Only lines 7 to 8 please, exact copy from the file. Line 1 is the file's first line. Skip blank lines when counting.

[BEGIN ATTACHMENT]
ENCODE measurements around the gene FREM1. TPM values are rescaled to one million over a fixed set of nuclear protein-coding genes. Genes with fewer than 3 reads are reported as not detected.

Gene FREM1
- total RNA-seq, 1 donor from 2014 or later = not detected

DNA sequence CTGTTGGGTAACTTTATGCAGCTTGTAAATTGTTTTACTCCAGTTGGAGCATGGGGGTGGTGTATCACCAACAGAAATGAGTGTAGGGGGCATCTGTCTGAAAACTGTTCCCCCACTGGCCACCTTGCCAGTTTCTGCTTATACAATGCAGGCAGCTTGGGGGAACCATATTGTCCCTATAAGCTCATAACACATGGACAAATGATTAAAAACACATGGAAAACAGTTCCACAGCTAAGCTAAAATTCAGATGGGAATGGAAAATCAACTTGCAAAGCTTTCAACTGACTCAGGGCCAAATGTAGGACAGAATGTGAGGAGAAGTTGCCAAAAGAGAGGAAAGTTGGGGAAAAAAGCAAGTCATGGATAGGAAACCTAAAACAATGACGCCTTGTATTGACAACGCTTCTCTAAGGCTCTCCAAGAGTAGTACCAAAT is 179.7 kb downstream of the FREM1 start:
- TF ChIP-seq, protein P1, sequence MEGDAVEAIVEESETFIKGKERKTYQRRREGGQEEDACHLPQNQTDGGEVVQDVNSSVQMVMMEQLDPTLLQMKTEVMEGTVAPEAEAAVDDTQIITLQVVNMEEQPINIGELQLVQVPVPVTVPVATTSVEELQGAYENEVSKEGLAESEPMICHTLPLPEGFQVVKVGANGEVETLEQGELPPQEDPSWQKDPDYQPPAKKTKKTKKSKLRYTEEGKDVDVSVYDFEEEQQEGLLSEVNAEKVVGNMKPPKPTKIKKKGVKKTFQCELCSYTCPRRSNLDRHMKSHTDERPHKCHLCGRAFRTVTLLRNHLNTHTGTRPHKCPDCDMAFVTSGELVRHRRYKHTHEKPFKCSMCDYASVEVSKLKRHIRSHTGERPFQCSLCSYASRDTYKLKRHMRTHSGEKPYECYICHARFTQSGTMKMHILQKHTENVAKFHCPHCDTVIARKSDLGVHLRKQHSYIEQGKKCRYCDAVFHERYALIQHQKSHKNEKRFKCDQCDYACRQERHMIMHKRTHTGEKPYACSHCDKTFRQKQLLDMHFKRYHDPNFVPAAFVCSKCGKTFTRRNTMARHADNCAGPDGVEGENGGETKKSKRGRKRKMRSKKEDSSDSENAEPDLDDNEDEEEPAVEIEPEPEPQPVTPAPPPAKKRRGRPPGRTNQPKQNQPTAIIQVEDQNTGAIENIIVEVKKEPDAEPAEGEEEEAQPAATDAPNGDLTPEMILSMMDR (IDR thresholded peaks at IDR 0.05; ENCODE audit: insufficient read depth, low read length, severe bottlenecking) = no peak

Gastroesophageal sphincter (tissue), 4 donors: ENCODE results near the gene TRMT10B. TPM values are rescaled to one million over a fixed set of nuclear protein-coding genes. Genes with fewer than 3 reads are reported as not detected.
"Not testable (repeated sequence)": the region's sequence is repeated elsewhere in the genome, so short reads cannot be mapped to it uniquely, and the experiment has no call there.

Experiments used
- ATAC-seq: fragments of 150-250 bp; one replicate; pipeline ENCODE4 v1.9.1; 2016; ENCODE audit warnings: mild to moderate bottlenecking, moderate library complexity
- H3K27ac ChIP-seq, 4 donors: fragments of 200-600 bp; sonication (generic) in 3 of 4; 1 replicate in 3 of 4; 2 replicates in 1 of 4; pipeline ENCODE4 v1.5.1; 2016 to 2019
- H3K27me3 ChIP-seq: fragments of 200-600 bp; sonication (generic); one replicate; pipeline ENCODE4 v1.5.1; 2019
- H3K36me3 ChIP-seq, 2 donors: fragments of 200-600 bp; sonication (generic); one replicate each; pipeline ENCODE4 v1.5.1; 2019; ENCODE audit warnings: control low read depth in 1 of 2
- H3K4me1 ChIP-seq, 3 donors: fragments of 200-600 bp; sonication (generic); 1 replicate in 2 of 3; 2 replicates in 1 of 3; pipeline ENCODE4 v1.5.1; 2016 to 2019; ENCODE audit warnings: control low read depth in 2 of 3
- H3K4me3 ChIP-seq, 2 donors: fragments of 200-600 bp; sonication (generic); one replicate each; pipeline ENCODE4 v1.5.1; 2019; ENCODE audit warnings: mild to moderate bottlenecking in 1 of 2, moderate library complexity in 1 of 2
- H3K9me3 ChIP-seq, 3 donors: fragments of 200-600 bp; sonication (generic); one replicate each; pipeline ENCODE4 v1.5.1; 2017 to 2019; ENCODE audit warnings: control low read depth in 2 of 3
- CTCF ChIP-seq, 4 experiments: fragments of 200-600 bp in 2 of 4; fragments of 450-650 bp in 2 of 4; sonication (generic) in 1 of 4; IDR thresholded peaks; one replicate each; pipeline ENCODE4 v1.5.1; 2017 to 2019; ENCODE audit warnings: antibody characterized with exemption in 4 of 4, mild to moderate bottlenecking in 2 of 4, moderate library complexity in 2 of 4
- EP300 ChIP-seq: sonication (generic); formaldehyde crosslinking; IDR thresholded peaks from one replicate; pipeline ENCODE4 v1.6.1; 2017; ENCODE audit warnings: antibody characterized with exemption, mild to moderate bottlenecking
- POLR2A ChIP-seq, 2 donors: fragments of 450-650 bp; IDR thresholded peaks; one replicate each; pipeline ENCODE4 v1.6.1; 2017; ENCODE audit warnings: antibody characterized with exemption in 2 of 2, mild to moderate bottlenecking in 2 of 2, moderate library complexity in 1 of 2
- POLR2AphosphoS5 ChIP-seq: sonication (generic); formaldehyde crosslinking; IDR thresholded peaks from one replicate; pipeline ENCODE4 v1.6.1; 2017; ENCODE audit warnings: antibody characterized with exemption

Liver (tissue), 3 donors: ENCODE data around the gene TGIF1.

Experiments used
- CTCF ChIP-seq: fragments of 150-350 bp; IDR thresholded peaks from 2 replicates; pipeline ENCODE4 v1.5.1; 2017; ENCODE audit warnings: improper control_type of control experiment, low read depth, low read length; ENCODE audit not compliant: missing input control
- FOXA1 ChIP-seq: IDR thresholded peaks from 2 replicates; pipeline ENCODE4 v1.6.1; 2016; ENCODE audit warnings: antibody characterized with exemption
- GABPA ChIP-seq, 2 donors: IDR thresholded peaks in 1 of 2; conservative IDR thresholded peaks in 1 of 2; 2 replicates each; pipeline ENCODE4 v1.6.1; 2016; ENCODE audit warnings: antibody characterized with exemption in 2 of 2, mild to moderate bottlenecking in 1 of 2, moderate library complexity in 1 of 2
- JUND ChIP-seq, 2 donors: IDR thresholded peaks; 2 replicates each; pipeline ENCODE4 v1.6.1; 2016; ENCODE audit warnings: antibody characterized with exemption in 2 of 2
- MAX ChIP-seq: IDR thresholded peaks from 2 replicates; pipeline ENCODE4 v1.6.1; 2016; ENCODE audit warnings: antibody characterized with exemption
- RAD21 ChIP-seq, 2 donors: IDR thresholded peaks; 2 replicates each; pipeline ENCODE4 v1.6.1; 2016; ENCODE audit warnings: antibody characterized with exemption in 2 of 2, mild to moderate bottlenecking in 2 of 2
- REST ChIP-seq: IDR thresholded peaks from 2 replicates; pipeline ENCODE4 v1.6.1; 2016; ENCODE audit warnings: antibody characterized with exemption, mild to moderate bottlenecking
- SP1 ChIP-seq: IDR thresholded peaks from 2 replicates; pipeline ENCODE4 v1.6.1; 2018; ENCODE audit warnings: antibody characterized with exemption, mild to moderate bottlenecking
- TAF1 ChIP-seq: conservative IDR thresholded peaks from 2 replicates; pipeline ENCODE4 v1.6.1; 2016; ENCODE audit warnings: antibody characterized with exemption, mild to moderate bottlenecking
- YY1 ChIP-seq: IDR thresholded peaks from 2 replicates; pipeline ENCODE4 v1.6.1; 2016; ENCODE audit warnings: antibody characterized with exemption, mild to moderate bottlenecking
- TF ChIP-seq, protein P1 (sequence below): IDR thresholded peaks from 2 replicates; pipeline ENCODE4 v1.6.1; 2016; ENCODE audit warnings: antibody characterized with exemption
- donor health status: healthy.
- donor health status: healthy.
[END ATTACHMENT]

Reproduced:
"Not testable (repeated sequence)": the region's sequence is repeated elsewhere in the genome, so short reads cannot be mapped to it uniquely, and the experiment has no call there.

Experiments used